In celebration of National Quilting Month and Women’s History Month in March, the exhibition This Is Who We Are features narrative quilts created by textile artist NedRa Bonds and her granddaughter, Ashlynn Bonds. Embracing a whimsical, nontraditional approach passed down through generations, the works embody themes revolving around African American culture, womanhood, familial origins, resilience, and human connectedness.
Wavelength brings together four prolific abstract artists – Ky Anderson, Sally Paul, and Laura Nugent of Kansas City and Alison Tirrell of St. Petersburg, Florida – whose works range from visualized dreamscapes to woven and collaged peels of paint honoring a long line of female-driven abstraction.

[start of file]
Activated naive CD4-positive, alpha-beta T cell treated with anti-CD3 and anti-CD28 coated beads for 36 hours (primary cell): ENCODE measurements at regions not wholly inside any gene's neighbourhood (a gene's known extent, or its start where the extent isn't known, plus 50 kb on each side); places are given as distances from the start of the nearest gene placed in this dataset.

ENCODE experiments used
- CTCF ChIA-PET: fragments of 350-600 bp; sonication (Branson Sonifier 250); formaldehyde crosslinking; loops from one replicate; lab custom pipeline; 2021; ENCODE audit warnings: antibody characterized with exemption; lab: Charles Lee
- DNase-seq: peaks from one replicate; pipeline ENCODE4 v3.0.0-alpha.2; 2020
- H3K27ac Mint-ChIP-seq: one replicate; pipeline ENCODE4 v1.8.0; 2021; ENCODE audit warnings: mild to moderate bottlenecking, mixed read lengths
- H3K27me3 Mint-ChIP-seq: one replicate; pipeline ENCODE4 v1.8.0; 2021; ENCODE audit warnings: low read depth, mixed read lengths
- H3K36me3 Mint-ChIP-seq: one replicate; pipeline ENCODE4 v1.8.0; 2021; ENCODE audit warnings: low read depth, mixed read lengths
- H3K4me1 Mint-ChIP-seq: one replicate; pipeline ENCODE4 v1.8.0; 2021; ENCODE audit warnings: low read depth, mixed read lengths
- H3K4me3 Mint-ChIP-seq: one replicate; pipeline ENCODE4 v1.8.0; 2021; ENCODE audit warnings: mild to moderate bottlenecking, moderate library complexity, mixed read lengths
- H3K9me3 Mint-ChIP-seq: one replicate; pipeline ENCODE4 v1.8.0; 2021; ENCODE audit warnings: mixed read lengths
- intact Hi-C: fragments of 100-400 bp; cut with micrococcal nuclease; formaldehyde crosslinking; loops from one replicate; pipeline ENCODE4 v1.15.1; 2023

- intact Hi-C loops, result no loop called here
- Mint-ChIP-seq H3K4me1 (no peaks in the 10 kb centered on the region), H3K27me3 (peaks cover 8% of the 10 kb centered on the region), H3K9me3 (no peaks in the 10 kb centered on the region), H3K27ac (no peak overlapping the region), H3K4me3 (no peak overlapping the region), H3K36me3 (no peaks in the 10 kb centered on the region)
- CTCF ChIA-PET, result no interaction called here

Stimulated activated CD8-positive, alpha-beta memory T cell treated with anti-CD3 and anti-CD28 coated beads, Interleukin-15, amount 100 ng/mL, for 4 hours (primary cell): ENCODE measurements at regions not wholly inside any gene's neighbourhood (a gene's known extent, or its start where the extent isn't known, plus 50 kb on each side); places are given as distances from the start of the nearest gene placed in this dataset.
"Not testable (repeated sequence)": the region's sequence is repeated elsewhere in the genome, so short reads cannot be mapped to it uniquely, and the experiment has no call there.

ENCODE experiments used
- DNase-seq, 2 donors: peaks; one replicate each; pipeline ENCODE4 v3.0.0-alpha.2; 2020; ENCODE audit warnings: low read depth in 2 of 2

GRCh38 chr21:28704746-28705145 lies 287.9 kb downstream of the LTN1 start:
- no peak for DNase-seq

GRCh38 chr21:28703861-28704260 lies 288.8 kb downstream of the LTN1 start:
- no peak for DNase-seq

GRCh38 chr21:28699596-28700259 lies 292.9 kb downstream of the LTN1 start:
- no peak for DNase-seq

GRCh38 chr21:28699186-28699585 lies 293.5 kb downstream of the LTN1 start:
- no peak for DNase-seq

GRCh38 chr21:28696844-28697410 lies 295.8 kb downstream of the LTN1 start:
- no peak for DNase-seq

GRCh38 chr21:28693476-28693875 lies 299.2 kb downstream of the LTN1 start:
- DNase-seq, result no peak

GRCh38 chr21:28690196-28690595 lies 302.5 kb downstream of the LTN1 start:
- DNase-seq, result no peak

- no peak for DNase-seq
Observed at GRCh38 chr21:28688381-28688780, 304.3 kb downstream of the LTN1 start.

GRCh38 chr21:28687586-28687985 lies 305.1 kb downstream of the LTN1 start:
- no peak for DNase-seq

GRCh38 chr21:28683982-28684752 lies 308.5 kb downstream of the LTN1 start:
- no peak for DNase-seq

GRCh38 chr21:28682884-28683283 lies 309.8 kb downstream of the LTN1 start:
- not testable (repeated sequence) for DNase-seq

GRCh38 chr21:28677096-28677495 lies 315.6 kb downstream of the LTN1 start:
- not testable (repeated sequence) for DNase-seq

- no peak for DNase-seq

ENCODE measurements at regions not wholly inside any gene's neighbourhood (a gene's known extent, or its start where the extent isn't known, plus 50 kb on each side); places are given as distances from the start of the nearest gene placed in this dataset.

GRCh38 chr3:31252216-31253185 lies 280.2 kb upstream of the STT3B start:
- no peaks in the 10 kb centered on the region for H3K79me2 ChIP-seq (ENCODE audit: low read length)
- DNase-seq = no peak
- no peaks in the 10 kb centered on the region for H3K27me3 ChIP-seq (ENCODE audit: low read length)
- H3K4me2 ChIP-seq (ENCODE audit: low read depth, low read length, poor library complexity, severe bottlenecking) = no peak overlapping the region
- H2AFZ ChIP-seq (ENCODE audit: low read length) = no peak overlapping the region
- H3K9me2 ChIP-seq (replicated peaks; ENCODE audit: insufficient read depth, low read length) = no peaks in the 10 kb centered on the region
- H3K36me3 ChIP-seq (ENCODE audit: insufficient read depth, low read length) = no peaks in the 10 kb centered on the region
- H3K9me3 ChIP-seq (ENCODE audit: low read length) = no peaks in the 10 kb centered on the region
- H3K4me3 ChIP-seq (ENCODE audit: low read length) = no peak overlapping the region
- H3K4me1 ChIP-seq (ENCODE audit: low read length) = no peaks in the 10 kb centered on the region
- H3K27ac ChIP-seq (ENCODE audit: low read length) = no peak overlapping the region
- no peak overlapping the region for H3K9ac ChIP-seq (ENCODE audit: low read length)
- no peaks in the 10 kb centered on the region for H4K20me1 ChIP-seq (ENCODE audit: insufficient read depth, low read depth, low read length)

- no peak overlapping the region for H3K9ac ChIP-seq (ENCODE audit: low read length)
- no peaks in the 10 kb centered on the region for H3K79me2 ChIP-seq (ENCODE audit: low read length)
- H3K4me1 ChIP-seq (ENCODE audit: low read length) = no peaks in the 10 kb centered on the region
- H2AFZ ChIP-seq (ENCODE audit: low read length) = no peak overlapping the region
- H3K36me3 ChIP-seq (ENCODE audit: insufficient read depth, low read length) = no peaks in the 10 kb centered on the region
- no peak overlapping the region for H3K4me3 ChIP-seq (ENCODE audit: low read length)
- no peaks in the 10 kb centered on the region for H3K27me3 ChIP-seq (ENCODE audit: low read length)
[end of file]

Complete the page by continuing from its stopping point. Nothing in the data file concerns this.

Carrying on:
Kansas City’s Chico Salvador Sierra looks to magnify overlooked historical narratives and illuminate current social issues in his art, fusing pre-Colonial imagery with contemporary Chicano Movement aesthetics. In Eikonographia Radicale – a fictitious term for the concept of “radical iconographies” – he subverts traditional religious imagery with humanist, non-religious symbolism.
For decades, Harold Smith has explored the complexities of Black masculinity in America through painting, collage, mixed media, video, and assemblage. In his newest exhibition, Covers, Smith inserts his trademark faces onto canvases of reimagined magazine covers such as Art in America, Ebony, and Jet. The idea of “cover” is also explored through several painted leather jackets and painted, found-object helmet sculptures illuminate the ways in which men may create protective armor.